What's In Blue

Adoption of Resolution on the DPRK with New Sanctions Designations

This afternoon, the Council is expected to adopt a resolution on the Democratic People’s Republic of Korea (DPRK) that will add 14 individuals and four entities to the 1718 consolidated sanctions list. As is normally the case for Council decisions on the DPRK, the draft was first negotiated between China and the US and was only circulated to all fifteen Council members yesterday afternoon, when it was also put in blue by the US, which is the penholder.

It seems elected members only found out on Wednesday (31 May) that the US was about to table a resolution and no meeting has been held to formally present the draft and provide a more detailed explanation for the designations. The draft was not placed under silence procedure ahead of being put in blue. Members therefore did not have an opportunity to provide inputs to the draft.

However, members are generally supportive of taking further measures in response to the growing threat posed by the DPRK’s nuclear and ballistic missile programmes, and appear to welcome the proposed measures. It is seen as significant that China is willing to take action against Pyongyang at the same time as it is continuing to criticise the deployment in the Republic of Korea of the US anti-missile system referred to as THAAD (Terminal High Altitude Area Defense system) and to emphasise the importance of dialogue and engagement with the DPRK.

It has been known for some time that the US and China were discussing a new resolution that would impose additional sanctions on the DPRK in response to the recent series of ballistic missile launches. However, it has been unclear how much progress was being made and to what extent China was willing to engage in substantive negotiations on the new elements proposed by the US, which reportedly included measures such as restrictions on the DPRK crude oil supply and cutting off the DPRK’s revenues from workers abroad. It has also been widely understood that China would be unwilling to move towards adoption of a new resolution in the absence of a major new violation on the part of the DPRK such as a nuclear test or an intercontinental ballistic missile launch.

Indeed, the draft resolution which is now in blue does not include any new sanctions measures, but is narrowly focused on the designation of additional individuals and entities as subject to the targeted measures under the DPRK sanctions regime. The draft contains one annex with the list of the 14 individuals who are subject to the travel ban and asset freeze measures under the DPRK sanctions regime. A second annex lists the four entities that are subject to the asset freeze measures. It seems the US had initially proposed a longer list to the Chinese that was then whittled down during the course of negotiations.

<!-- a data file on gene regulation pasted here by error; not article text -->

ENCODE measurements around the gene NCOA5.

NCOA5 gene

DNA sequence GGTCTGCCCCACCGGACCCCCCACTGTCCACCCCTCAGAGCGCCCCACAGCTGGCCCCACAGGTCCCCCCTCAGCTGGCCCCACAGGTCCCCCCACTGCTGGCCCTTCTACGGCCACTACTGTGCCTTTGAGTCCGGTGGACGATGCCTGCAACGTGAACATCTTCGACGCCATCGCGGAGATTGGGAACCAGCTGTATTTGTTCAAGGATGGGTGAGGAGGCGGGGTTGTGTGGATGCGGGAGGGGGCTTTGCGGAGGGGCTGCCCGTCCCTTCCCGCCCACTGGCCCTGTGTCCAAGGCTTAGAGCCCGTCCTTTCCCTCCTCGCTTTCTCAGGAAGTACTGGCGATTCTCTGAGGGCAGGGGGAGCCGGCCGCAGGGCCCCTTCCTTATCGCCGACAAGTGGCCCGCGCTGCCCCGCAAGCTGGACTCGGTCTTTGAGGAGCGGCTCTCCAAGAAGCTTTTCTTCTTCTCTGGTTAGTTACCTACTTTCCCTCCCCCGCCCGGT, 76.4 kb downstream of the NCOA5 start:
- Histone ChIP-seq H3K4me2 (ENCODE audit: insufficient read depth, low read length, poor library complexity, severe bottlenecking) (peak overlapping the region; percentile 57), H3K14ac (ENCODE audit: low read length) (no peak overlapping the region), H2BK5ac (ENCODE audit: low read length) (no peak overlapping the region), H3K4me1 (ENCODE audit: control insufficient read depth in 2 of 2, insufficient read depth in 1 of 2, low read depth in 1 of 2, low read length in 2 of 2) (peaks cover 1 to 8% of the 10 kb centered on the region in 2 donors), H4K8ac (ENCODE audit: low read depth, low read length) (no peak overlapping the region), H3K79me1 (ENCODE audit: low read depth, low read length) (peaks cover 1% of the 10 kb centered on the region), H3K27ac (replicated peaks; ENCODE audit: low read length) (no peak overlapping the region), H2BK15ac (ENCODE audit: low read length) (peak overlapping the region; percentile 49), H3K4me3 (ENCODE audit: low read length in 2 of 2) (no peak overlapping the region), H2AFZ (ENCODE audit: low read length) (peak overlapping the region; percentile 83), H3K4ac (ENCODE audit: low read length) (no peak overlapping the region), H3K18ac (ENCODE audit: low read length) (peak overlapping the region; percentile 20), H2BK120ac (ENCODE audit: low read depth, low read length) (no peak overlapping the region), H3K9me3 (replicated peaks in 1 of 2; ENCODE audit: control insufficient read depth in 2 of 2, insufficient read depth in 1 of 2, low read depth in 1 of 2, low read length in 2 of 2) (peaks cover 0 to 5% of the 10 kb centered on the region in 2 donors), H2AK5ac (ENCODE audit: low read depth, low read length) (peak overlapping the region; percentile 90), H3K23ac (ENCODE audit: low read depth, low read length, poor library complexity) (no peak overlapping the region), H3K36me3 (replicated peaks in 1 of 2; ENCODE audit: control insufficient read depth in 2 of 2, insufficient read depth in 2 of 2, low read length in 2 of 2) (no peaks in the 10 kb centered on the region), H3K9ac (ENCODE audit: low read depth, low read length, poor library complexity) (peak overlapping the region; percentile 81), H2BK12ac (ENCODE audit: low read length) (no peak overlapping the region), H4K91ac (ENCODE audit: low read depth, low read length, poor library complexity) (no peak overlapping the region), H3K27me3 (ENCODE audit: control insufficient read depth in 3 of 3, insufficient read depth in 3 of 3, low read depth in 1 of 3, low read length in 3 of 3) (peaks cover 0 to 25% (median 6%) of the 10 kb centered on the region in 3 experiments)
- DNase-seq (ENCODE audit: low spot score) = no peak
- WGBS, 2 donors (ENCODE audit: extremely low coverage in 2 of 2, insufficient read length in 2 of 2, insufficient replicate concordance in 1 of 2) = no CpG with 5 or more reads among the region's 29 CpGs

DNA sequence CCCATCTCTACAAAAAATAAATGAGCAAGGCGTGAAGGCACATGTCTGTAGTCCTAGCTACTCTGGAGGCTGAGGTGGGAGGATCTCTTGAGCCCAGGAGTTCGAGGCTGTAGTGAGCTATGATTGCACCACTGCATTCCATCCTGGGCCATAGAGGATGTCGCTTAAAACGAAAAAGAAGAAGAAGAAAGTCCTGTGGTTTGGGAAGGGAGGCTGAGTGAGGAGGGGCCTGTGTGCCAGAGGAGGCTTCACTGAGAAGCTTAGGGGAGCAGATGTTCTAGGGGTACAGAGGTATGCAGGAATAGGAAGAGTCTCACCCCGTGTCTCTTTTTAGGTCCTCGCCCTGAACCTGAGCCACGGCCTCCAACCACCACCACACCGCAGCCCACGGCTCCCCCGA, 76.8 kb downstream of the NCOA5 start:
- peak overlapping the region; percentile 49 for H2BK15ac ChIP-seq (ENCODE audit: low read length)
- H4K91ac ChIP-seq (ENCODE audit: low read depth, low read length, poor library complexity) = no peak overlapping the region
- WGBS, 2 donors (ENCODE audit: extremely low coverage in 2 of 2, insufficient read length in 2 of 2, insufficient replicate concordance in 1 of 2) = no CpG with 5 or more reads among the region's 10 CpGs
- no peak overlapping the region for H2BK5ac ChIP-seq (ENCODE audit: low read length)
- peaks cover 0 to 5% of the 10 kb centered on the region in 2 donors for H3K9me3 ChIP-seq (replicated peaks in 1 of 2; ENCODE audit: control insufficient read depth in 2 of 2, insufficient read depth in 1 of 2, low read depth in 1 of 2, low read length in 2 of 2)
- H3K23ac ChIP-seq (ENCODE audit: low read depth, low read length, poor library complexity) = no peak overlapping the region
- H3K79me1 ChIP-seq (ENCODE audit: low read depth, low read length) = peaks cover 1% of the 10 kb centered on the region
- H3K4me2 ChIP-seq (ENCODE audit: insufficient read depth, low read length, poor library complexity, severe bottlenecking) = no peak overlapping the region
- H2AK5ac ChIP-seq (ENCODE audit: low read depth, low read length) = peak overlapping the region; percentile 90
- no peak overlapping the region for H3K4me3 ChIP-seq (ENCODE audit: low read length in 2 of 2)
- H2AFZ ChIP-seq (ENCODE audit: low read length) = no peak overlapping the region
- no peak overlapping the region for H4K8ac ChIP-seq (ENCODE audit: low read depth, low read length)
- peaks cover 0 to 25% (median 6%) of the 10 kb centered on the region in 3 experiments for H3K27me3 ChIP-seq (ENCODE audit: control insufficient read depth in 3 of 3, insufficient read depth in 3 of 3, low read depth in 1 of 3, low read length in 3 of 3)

In addition to the new listings, the draft condemns “in the strongest terms” the series of ballistic missile launches and other prohibited activities conducted by the DPRK in “flagrant disregard” of relevant Council resolutions since 9 September 2016, which is when it conducted its latest nuclear test. So far this year, the DPRK has already conducted nine ballistic missile tests, most recently on 29 May, demonstrating several significant technological advances. In response, Council members have issued seven press statements, the last one on 22 May (SC/12831), condemning the DPRK’s actions and expressing its readiness to take further significant measures, including sanctions.

The draft resolution reiterates the Council’s previous decisions that the DPRK shall abandon all nuclear weapons and other weapons of mass destruction as well as its nuclear and ballistic missile programmes “in a complete, verifiable and irreversible manner”. It also reiterates the importance of maintaining peace and stability on the Korean Peninsula and reducing tensions; expresses the Council’s commitment to a political solution; and welcomes efforts to resolve the situation through dialogue.

Looking ahead, discussions are likely to continue in the 1718 DPRK Sanctions Committee on how to further enhance sanctions implementation. The latest Council press statement issued on 22 May “strongly urged” all members states to fully and comprehensively implement the sanctions measures in an expeditious and serious manner, particularly the comprehensive measures contained in resolutions 2321 and 2270, and for the first time specifically called on the Committee to redouble its efforts to improve global implementation “by implementing the relevant feasible recommendations of the Panel of Experts as soon as possible.” Yesterday (1 June) the Committee announced in a press release (SC/12850) that it had amended the entries for four individuals on the sanctions list.

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